The CTC will consider an ADA upgrade project on Broadway in Eureka, modest pedestrian safety improvements at the south end of McKinleyville’s Central Ave, and a Class I bike path in Manila, along with extra money for the Highway 36 road-widening project near Alton. There are also staff reports on a number of local projects, including emergency storm damage repairs.

Humboldt County Measure Z Funds Requested
The biggest request is for road maintenance and repair. Not too surprising in the context of the recent damage resulting from just a few major storms.

The Eureka Transportation Safety Commission Will Meet!
After many months of limited agendas and canceled meetings, the city has a meeting scheduled next week with new members and new agenda items.

Caltrans Report Shows Backsliding on Pedestrian Safety, Vehicle Miles Traveled
The most recent data show pedestrian fatalities up and people driving more. If Caltrans can’t make progress toward decreasing both of these key indicators, our lives and the climate will be at increasing risk.

Bus Rapid Transit Moves Ahead in East Bay
It’s a bus! It’s a train! It’s bus rapid transit!

Depaving the Alleys
Can urban alleyways be repurposed as more natural social spaces?


The Collector is CRTP’s weekly transportation news roundup, published every Friday. We focus on North Coast news, but we also include relevant state, national and international transportation news – plus other items that we just find kind of interesting! To submit items for consideration, email colin@transportationpriorities.org.

Storms Highlight North Coast’s Transportation Vulnerability

The Collector

March 1, 2019


Caltrans Talks About Eureka Projects
A jumble of overlapping projects and objectives aim to improve bike and pedestrian facilities, but also move traffic faster. Faster cars are more dangerous to people on bike and on foot, of course, but no irony has been noted in Caltrans’ presentations.

Tantalizing Hints of a Zoning Code to Come
The Humboldt Transit Authority Board got a sneak peak at the City of Eureka’s new zoning code, which is currently under development. Among the potential features of the new code relevant to transit: “development bonuses for including annual bus passes for new residential development [and] parking reductions for being within a set distance of a bus stop.”

Flooding, Slides Hit Local Roads
Many state highways and local roads were impacted by the week’s weather. Of particular note for bicyclists, flooding in the Arcata Bottoms blocked a popular bike-commuting route between McKinleyville and Arcata for several days.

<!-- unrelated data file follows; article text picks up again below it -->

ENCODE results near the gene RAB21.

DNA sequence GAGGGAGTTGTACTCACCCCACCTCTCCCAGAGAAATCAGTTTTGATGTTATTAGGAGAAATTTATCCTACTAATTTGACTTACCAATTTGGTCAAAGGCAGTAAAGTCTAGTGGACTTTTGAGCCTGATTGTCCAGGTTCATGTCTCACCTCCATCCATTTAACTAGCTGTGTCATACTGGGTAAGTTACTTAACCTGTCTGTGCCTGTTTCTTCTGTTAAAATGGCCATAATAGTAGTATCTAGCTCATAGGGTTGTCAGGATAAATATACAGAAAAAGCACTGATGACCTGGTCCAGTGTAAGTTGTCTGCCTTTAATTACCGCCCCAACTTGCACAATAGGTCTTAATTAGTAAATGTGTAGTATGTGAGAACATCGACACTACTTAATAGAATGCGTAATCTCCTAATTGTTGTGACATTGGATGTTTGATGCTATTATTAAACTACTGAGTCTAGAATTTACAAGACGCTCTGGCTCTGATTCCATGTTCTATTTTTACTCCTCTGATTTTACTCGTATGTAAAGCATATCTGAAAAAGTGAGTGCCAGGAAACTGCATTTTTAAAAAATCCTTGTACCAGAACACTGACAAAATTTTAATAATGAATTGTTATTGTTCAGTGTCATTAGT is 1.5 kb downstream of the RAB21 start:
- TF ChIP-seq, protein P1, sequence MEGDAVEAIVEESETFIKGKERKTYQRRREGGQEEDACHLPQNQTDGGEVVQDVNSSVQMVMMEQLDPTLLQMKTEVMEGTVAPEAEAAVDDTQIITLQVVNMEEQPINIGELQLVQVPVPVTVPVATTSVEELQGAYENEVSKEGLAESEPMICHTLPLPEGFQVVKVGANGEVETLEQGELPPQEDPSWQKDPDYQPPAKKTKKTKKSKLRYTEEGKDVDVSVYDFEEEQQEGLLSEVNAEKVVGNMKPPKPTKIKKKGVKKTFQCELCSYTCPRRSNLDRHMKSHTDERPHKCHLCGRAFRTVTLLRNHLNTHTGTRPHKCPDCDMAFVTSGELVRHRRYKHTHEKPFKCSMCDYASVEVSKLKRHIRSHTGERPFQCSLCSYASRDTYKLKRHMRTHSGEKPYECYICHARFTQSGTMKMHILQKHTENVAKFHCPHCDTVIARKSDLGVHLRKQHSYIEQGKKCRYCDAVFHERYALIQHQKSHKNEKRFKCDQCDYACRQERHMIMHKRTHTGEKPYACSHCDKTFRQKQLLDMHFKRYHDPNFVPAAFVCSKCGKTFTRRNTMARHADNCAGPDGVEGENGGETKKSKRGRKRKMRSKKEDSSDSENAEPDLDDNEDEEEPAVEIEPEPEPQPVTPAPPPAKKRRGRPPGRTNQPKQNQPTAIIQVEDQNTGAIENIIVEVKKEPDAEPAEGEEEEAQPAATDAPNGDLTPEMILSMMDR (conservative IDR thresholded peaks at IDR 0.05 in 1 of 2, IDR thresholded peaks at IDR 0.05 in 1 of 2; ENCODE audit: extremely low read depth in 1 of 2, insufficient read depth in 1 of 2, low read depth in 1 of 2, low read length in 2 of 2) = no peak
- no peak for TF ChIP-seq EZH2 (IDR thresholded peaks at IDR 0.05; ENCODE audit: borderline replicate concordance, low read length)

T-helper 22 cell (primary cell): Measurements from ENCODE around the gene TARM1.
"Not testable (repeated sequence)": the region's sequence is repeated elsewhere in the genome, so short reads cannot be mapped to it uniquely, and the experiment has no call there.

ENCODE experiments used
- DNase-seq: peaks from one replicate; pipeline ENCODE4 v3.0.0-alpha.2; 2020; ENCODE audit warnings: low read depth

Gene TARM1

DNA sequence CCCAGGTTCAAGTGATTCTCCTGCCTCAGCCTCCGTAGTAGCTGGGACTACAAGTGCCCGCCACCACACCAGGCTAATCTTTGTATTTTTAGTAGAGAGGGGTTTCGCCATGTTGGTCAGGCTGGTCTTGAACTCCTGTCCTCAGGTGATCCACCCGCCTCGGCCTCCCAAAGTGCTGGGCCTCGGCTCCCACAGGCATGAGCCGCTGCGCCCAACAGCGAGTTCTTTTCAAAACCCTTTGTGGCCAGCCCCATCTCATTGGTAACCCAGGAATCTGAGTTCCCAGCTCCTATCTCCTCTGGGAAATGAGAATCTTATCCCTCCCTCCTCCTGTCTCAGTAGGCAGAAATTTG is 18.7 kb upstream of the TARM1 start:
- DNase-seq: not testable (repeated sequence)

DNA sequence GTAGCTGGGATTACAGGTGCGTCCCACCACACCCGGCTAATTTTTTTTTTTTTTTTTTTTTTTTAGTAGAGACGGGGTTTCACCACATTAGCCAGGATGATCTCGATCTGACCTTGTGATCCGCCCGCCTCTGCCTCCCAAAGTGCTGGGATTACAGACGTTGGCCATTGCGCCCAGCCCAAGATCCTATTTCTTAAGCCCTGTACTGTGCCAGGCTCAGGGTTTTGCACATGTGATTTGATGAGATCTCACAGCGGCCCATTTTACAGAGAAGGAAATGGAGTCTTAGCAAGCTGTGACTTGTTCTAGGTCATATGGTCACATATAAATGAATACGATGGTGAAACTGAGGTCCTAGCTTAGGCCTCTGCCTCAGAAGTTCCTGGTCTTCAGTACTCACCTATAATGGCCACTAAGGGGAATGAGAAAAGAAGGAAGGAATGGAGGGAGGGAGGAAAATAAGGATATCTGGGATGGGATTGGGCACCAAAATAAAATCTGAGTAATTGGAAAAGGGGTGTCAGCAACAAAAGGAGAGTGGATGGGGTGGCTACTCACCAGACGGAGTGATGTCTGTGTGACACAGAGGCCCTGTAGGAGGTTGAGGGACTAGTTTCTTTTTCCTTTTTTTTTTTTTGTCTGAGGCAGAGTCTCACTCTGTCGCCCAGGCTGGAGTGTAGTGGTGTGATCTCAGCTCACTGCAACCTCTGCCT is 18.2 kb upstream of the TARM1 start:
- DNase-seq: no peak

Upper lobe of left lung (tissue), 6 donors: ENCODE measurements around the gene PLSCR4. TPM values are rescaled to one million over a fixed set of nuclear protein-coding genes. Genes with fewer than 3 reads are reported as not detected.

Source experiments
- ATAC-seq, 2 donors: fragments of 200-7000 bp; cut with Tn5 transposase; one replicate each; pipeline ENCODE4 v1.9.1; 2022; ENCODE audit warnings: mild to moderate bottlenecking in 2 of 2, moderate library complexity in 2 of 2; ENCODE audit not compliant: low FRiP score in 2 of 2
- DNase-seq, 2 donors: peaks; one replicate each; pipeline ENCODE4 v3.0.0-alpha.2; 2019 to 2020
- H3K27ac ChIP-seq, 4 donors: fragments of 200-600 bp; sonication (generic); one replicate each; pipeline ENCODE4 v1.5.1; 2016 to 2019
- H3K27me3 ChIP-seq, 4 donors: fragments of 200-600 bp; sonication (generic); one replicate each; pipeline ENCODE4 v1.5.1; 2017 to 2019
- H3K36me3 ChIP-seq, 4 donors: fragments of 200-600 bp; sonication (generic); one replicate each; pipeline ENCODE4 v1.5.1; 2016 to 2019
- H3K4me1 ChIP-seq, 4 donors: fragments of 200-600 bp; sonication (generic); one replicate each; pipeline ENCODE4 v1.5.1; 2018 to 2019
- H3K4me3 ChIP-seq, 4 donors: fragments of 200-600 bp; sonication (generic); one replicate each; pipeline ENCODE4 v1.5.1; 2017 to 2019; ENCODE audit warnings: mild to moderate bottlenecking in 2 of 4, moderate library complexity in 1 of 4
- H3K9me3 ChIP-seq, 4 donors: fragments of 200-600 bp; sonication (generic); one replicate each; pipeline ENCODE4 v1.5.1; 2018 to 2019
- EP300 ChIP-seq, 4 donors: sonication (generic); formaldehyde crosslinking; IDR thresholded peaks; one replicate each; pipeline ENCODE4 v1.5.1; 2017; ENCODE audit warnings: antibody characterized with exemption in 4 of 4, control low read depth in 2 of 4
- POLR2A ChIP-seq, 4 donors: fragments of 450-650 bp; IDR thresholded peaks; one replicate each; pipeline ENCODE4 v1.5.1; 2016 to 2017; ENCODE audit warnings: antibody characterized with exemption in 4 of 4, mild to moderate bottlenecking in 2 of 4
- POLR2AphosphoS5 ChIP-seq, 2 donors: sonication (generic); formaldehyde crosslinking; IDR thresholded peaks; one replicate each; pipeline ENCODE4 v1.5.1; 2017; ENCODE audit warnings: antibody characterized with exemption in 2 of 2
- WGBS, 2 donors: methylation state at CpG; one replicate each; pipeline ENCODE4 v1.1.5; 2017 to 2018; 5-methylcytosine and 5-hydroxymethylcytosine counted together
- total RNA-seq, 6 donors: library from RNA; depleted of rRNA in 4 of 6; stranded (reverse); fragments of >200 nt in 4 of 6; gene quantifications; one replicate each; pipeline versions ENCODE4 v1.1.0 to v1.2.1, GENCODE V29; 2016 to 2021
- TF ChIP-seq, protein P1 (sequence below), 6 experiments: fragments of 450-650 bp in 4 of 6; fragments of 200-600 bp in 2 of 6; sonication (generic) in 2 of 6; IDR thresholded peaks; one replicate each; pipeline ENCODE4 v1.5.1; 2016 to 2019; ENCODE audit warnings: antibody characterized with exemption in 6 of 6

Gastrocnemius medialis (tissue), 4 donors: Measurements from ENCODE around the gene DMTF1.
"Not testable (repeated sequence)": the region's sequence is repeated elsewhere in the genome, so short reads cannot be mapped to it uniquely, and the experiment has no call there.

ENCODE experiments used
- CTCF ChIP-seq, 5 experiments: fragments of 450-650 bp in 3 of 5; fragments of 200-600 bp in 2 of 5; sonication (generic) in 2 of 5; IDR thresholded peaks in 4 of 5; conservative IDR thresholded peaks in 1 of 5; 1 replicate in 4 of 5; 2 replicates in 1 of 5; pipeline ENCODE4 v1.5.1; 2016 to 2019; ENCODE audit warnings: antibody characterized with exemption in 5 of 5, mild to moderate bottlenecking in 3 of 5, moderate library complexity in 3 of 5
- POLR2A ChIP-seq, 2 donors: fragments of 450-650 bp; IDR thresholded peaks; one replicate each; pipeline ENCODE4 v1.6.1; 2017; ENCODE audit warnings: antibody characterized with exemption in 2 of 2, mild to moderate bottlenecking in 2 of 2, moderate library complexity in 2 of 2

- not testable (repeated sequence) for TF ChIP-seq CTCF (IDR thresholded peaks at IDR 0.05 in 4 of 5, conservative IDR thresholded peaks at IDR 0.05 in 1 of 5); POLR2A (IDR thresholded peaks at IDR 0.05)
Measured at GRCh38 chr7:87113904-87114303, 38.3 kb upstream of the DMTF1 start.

Shoaling Wreaks Havoc on Local Maritime Transportation
On the North Coast, our roads have land slides, and our marine corridors have shoaling.

Clean Electricity Goal Inches Forward
On Thursday, the Board of the Redwood Coast Energy Authority directed staff to conduct public outreach and continue researching the goal of providing Humboldt County with 100% clean, renewable energy by 2025 (which had been recommended by the Authority’s Community Advisory Committee). As much of our transportation system looks set to transition to electric power, the sources of that electricity become more and more relevant to transportation advocates.

Nothing to Talk About
The Del Norte Local Transportation Commission’s regular March meeting was cancelled, as were the regular Technical Advisory Committee meetings for both DNLTC and HCAOG.

Can Block-Chain Technology Help Reducing Shipping Emissions?
Or at least hold shipping companies more accountable?

Is the Future Rural?
A new report from the Post Carbon Institute argues that “reruralization” will be necessary for a post-carbon society, in part because of the costs of long-distance transportation of food. But what about the transportation of people, which is much more impactful in rural areas and is already one of the primary factors driving greenhouse gas emissions higher?


The Collector is CRTP’s weekly transportation news roundup, published every Friday. We focus on North Coast news, but we also include relevant state, national and international transportation news – plus other items that we just find kind of interesting! To submit items for consideration, email colin@transportationpriorities.org.

California Fuel Economy Standards in Trump’s Crosshairs

The Collector

February 22, 2019


Caltrans to Host Public Meeting on Eureka Projects